Molecular Breeding

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Construction of two genetic linkage maps of taro using single nucleotide polymorphism and microsatellite markers

  • Laurent Soulard
  • Pierre Mournet
  • Baptiste Guitton
  • Hâna Chaïr


Linkage maps are needed for genetic studies and molecular breeding of taro (Colocasia esculenta). In this study, we used genotyping-by-sequencing (GBS) to identify single nucleotide polymorphism (SNP) loci on two mapping populations: F31 (HLB11 × VU006) composed of 266 progenies and F32 [HLB01 × (VU370×ID316)] composed of 292 progenies. SNP calling generated an initial set of 22,734 SNPs for F31 and 16,744 for F32. A large proportion of individuals and loci were later removed by filtering on the proportion of missing data and segregation distortions. Linkage maps were constructed with filtered SNPs in association with 14 simple sequence repeat (SSR) markers, using the maximum likelihood method. In both populations, loci were successfully grouped into 14 linkage groups (LGs) with an independence logarithm of odds (LOD) threshold of 11.0 and 8.0 for F31 and F32, respectively. LGs ranged in size from 90 to 15 markers for F31 and from 92 to 12 markers for F32. Bridge markers (459 SNPs and 9 SSRs) were identified and revealed homologous groups between families. Although our maps presented unprecedented chromosome coverage, the colinearity between homologous groups was low (except for LG07), and map lengths were globally inflated. Putative effects of missing data, segregation distortion, and genotyping errors on map accuracy are discussed. This research work led to the identification of a reliable set of SNPs potentially useful as a tool for a wide range of genetic studies in taro.


Genotyping-by-sequencing Linkage mapping Single nucleotide polymorphism Taro UNEAK 

Supplementary material

11032_2017_646_MOESM1_ESM.docx (13 kb)
Supplementary Table 1Summary of sequencing data. For each mapping family, we give the total, average, minimum and maximum number of good barcoded reads, mapped reads and 3× tags. (DOCX 12 kb)
11032_2017_646_MOESM2_ESM.docx (302 kb)
Supplementary Figure 1Digestion patterns of taro genomic DNA with ApeK1, Pst1 and EcoT221. Fragment size distribution of GBS libraries made with a single DNA sample using three restriction enzymes (top: ApeKI; middle: EcoT22I; bottom: PstI). Libraries were run on an Agilent BioAnalyzer 2100. The x-axis represents elution time and the y-axis shows fluorescence units. Numbers below hatch marks on the x-axis indicate fragment size (bp). Tall peaks at 15 and 1500 bp are size standards, and the small peak at ∼70 bp in all panels represents PCR primer dimers. Adapter dimers (∼128 bp) were not observed. (DOCX 302 kb)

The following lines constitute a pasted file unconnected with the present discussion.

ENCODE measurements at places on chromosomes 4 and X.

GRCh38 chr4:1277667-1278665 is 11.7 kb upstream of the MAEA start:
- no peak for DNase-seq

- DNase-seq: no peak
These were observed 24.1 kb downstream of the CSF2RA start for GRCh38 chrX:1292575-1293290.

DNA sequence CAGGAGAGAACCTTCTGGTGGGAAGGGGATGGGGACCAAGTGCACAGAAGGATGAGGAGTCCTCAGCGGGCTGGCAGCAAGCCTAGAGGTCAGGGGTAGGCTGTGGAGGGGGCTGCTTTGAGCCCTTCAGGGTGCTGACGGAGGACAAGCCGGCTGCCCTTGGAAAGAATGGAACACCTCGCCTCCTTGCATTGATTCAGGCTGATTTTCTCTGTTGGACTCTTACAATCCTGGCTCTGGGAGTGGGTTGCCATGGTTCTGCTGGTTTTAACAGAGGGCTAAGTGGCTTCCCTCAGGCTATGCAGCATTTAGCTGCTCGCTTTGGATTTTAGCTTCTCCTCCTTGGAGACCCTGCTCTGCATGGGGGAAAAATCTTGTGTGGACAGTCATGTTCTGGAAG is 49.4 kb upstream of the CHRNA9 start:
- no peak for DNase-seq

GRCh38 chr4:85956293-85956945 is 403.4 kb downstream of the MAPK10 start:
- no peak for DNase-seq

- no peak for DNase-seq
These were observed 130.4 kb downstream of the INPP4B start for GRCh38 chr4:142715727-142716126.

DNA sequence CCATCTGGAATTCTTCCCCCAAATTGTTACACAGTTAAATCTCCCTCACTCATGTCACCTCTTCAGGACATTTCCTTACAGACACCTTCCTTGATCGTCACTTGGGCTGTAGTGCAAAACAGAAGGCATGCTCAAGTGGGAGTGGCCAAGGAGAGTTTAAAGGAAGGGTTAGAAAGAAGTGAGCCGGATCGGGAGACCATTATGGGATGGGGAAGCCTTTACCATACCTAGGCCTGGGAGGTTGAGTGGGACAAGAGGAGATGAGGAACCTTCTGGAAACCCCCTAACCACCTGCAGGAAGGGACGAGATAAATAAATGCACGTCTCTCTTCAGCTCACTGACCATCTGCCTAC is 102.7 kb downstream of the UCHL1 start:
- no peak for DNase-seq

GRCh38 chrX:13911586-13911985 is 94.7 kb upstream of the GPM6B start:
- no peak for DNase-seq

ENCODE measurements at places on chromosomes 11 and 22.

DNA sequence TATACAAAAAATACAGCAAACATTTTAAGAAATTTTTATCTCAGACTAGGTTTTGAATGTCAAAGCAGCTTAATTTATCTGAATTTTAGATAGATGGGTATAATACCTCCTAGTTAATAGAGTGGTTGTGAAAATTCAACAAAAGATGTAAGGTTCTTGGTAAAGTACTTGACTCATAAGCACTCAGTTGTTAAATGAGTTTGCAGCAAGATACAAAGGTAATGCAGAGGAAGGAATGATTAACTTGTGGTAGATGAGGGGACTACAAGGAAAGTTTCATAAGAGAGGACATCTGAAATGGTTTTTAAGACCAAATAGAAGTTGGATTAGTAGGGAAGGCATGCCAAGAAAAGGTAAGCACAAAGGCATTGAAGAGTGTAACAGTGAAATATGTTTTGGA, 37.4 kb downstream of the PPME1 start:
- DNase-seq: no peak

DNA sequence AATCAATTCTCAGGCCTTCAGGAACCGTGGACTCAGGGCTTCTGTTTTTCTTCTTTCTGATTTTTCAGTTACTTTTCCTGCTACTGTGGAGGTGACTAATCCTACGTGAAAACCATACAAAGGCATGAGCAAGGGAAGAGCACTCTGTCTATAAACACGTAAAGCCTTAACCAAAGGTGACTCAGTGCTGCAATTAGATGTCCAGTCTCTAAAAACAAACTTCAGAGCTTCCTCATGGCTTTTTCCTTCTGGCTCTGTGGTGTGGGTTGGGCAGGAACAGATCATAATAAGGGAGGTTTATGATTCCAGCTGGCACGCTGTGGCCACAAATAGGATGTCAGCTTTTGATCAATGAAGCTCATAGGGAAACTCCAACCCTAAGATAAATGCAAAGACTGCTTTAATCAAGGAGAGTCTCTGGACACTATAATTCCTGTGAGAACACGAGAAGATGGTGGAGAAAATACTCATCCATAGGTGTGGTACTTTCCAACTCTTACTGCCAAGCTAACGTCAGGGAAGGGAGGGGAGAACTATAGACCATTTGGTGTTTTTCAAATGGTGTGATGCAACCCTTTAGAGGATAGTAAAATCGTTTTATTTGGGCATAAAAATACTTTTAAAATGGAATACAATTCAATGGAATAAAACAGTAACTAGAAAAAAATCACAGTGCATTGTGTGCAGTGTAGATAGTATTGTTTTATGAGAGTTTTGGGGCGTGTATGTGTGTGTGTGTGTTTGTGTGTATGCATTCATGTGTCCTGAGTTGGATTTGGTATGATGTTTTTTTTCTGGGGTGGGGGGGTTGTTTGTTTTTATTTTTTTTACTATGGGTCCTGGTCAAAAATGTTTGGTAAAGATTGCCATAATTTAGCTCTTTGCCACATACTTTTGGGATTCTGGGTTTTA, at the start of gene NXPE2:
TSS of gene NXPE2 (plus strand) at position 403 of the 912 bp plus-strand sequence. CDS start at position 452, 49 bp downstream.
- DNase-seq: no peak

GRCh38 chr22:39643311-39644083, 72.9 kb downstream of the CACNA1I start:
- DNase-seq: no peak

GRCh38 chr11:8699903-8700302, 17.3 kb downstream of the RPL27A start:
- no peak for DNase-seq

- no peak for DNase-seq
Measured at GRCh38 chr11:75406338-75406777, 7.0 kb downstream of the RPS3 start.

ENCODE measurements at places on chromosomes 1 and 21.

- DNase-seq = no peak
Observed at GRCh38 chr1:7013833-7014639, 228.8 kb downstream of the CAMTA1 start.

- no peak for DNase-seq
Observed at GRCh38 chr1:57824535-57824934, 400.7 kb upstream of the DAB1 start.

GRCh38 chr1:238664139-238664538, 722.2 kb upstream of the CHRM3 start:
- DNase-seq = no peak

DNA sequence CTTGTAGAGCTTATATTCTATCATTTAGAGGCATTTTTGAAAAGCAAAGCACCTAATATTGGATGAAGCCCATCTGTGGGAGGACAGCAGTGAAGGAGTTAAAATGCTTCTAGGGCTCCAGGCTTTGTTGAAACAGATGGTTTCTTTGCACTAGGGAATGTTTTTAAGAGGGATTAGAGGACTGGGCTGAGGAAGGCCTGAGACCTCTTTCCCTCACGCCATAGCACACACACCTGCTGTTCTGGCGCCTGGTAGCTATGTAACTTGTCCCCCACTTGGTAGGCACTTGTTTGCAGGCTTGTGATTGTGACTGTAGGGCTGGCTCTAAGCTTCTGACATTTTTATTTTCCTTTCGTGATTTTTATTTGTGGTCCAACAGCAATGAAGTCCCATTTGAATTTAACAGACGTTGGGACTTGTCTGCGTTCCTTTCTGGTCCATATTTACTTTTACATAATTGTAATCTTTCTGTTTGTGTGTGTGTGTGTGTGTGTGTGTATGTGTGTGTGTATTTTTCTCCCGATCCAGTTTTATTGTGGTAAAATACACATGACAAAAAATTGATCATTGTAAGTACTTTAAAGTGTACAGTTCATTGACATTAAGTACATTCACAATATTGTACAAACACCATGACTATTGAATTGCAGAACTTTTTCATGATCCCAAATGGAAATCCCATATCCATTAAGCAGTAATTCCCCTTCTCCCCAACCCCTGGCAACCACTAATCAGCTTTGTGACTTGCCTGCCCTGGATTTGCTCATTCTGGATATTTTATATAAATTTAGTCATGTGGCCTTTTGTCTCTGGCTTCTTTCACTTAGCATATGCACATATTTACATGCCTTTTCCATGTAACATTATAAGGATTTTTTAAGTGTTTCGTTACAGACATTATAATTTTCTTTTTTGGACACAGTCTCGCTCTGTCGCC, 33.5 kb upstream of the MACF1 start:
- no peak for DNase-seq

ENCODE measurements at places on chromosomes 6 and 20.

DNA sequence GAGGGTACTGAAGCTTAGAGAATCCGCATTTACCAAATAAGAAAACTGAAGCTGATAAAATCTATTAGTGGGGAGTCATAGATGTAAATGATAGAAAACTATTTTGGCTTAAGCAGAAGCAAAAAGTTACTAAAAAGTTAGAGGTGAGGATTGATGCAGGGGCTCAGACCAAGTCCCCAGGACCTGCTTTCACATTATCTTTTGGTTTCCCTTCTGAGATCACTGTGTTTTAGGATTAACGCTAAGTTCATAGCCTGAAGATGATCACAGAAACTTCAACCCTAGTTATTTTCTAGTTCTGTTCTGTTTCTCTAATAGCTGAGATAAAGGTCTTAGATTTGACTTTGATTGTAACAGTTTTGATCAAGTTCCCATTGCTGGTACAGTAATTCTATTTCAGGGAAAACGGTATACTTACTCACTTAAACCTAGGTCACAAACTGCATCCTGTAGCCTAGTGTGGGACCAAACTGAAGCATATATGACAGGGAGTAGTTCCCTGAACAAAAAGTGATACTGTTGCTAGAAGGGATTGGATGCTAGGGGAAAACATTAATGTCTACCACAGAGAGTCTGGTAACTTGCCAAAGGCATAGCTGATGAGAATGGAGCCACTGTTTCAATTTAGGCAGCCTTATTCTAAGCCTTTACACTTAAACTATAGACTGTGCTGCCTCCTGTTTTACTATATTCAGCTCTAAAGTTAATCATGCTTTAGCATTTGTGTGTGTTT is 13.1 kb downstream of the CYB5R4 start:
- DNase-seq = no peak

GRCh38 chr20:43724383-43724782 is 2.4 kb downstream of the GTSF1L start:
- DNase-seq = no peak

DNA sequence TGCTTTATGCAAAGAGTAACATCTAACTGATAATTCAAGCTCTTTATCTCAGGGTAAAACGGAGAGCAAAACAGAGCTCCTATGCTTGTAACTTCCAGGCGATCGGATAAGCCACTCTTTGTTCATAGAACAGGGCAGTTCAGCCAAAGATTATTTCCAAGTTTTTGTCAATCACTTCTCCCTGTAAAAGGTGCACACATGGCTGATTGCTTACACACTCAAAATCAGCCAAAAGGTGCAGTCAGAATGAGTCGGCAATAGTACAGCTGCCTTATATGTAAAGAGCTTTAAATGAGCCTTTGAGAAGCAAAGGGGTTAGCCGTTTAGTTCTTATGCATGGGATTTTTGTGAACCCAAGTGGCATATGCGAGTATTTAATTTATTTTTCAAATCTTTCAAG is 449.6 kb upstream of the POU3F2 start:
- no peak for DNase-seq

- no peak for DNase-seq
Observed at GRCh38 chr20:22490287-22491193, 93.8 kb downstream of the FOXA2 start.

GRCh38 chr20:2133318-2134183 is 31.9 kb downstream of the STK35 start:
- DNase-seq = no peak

11032_2017_646_MOESM3_ESM.docx (555 kb)
Supplementary Figure 2Neighbor-joining trees constructed with DARwin v5.0.158. Samples and sites were excluded from the analysis due to the extremely high level of missing data. For mapping populations, samples with more than 60% of missing data and individuals with more than 30% of missing data were excluded. As a result, neighbor-joining phylogenetic trees were based on 228 samples and 761 sites for F31 (a), 276 samples and 338 sites for F32 (b). In F31, the replicated samples are colored in green for parent HLB11 and colored in red for parent VU006. In F32, the replicated samples are colored in green for parent VU370 × ID316 and colored in red for parent HLB01. We can notice the same two-group structure for both families. This structure is related to the rate of missing data: one group of samples with low rates of missing data (low %NA) and one group of samples with higher levels (high %NA). (DOCX 554 kb)
11032_2017_646_MOESM4_ESM.docx (334 kb)
Supplementary Figure 3Colinearity of markers between linkage maps of F31 (left) and F32 (right) with a default order. Red lines between linkage groups show homology. Markers with a black label are not shared. SSR markers are shown in black boxes. (DOCX 333 kb)
11032_2017_646_MOESM5_ESM.docx (419 kb)
Supplementary Figure 4Colinearity of markers between linkage maps of F31 (left) and F32 (right) with a fixed order. Red lines between linkage groups show homology. Markers with a black label are not shared. SSR markers are shown in black boxes. (DOCX 418 kb)
11032_2017_646_MOESM6_ESM.docx (202 kb)
Supplementary Figure 5aSNP/SSR linkage map of F31 with a fixed order (DOCX 201 kb)
11032_2017_646_MOESM7_ESM.docx (196 kb)
Supplementary Figure 5bSNP/SSR linkage map of F32 with a fixed order. Specific SNP markers are labeled MXXXX, bridge SNPs are labeled IDKXXXX while SSR markers are shown in black boxes. Asterisks indicate distortion level of markers (*P < 0.05; **P < 0.01; ***P < 0.005; ****P < 0.001, *****P < 0.0005, ******P < 0.0001; *******P < 0.00005). Cumulative distances are indicated to the left of groups in centiMorgan (cM). (DOCX 196 kb)
11032_2017_646_MOESM8_ESM.fasta (99 kb)
Supplementary fasta 1Sequences of all SNPs from linkage map F31 (FASTA 99 kb)
11032_2017_646_MOESM9_ESM.fasta (93 kb)
Supplementary fasta 2Sequences of all SNPs from linkage map F32 (FASTA 92 kb)


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Copyright information

© Springer Science+Business Media Dordrecht 2017

Authors and Affiliations

  • Laurent Soulard
    • 1
  • Pierre Mournet
    • 1
  • Baptiste Guitton
    • 1
  • Hâna Chaïr
    • 1
  1. 1.CIRAD, UMR AGAPMontpellier Cedex 5France

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